For Earth Day, we certainly want to teach the three Rs: reduce, re-use, recycle. Unfortunately, many schools only actually do the third of these. We’ve gotten pretty good about recycling our paper and we’re proud of our can drives, but there are ways we can do more.
Here are some ideas for reducing paper use:
- Reduce worksheets. Sometimes we need individual worksheets for assessment, but often we can have students arrange elements in a pocket chart, work in groups at smart boards, or have one student act as scribe at the white board instead.
- Re-use decoratives. Not only can you store bulletin board sets and borders for future use, but you can also use those extra decoratives to make centers and Big Books.
- Put it on the computer. Use classroom wikis, online gradebooks, and email assignments as an alternative to copying.
- Avoid toxins in your classroom:
- Clean desks and other work surfaces with white vinegar and baking soda – you’ll kill 99% of the germs without supporting the dangerous toxins produced by factories making chlorine, and without introducing harsh chemicals into your classroom environment.
- Use markers labeled “low odor” or “nontoxic” for your white board. As with any art supplies, your best bet is to look for The Art and Creative Materials Institute certification. Clicking on the link will give you full details on the ACMI standards.
- Choose glues that have been certified as non-toxic, such as white school glue.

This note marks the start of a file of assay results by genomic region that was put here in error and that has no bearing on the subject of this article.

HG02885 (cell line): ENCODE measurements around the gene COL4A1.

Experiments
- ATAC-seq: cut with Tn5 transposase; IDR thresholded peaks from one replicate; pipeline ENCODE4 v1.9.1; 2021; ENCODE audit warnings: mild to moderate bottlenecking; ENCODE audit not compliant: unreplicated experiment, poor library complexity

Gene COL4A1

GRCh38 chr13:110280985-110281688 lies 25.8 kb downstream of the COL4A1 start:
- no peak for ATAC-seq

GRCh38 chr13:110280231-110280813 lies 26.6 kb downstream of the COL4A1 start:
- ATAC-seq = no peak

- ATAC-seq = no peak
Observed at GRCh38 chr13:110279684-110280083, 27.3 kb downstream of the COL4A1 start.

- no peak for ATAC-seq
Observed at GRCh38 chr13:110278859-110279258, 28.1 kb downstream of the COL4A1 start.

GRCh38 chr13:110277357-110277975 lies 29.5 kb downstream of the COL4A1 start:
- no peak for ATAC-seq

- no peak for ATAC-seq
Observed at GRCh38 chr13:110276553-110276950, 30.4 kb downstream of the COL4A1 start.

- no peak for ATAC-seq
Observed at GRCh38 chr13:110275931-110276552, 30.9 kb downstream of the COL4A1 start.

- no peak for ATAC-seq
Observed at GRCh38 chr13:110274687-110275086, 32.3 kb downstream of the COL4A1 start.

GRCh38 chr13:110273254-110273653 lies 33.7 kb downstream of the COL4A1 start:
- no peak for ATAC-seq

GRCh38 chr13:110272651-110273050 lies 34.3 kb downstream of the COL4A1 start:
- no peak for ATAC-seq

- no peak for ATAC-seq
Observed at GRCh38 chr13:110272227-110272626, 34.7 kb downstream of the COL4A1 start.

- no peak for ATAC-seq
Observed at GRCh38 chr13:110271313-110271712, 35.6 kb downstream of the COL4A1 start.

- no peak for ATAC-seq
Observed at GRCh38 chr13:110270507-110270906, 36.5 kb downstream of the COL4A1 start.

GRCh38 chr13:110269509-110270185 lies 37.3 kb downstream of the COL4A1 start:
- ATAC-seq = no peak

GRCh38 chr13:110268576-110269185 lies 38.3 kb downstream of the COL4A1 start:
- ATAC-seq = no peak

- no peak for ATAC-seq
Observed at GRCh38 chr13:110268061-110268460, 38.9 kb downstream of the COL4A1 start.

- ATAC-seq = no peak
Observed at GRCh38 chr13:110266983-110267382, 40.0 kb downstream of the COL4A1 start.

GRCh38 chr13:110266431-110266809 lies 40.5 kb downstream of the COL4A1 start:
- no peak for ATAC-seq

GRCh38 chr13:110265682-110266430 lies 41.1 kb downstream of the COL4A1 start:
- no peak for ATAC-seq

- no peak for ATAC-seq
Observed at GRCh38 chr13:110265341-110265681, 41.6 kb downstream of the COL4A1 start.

Re-use before you recycle:
- Recycling is important, but don’t think that tossing things in the recycling bin is your first choice. Provide a good example to students by using refillable water bottles, fabric tote and lunch bags, and pens that take refills. Drink your coffee from a mug instead of a Styrofoam cup. Avoid juice boxes and cans of soda. Share your reasons with your class, but know that your actions are speaking louder than words.
- When you finish presenting a lesson, pull pieces together from your materials and student products to make a center for the future. You’ll save time and money as well as natural resources!
- Most teachers use old newspapers for papier mache, magazines for collages, and food packaging for craft projects. When you do that, point out that you’re re-using items that would otherwise be thrown away. Read a book like Galimoto by Karen Lynn Williams and Catherine Stock to bring the point home to students.
There’s a lot of satisfaction in knowing that you’re providing a positive example to your students and to your fellow teachers!